Geographic School

Geographic School


(in sociology), a trend in non-Marxist sociology that regards the geographic environment or its components, such as climate, soil, and rivers, as the determining factor in social development. The idea that social phenomena are determined by the geographic environment was expressed in classical antiquity by Democritus, Hippocrates, Herodotus, Polybius, and Strabo, in the Middle Ages by the Arab thinker ibn-Khaldun, and in France in the 16th century by J. Bodin. The founder of the geographic school is considered to be C. Montesquieu, who developed the idea of the influence of geographic conditions and climate on the life of man, on the customs and mores of different peoples, and on the evolution of the economic and even political order of various nations. An important representative of the school was the English historian H. T. Buckle. The questions posed by the geographic school have been investigated by many geographers, historians, and economists of the late 19th and first half of the 20th century, including the German geographer and ethnologist F. Ratzel, the French geographer E. Reclus, the American geographer E. Huntington, and the Russian scholar L. I. Mechnikov. Although they were onesided, the ideas of the geographic school were at first directed against religious ideology and the cult of “great men” and advanced the principle of determinism in social life. In the second half of the 19th century, as scientific sociology developed, the geographic school lost its progressive features. It ignored the driving social forces in historical progress and extolled geographic environment as the decisive factor in the economic, political, and cultural development of different peoples. Not infrequently these ideas were the basis of reactionary theories of the innate causes of the backwardness of colonial peoples and were put forward to justify the colonial policies of capitalist states. In the age of imperialism the geographic determinism of a number of reactionary ideologists was used as an apologia and ideological foundation for imperialist expansion. In contemporary sociology the geographic school no longer exists as an independent trend, but the problems it posed are being investigated in corresponding branches of sociology, such as social ecology.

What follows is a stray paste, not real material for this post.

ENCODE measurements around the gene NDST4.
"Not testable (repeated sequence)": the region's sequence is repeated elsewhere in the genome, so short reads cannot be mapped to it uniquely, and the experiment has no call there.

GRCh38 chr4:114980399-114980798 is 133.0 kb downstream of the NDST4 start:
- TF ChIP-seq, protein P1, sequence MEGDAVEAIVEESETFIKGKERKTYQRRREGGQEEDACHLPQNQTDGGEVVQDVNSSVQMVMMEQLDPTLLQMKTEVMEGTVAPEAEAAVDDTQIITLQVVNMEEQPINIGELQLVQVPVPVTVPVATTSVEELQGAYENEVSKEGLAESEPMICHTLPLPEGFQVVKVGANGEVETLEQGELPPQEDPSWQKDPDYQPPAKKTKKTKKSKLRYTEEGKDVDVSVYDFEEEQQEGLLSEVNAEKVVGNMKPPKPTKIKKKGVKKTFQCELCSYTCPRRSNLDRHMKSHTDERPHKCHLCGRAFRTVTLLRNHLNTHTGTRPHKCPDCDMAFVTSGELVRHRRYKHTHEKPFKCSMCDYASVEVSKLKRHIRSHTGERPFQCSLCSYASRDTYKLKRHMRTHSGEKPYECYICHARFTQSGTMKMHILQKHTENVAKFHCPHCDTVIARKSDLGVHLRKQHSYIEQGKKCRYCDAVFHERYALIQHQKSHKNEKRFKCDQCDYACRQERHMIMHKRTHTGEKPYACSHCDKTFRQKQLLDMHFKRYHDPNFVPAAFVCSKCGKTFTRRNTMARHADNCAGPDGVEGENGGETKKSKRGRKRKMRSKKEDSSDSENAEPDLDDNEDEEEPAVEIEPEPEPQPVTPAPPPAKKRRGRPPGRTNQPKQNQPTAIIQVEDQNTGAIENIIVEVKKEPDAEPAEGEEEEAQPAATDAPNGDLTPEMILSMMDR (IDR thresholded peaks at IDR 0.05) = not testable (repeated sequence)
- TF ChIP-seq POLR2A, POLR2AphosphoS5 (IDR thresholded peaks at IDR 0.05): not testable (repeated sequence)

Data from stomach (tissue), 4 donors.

Mechnikov, L. I. Tsivilizatsiia i velikie istoricheskie reki. Moscow, 1924. (Translated from French.)
Kovalevskii, M. M. Sotsiologiia, vol. 1-2. St. Petersburg, 1910.


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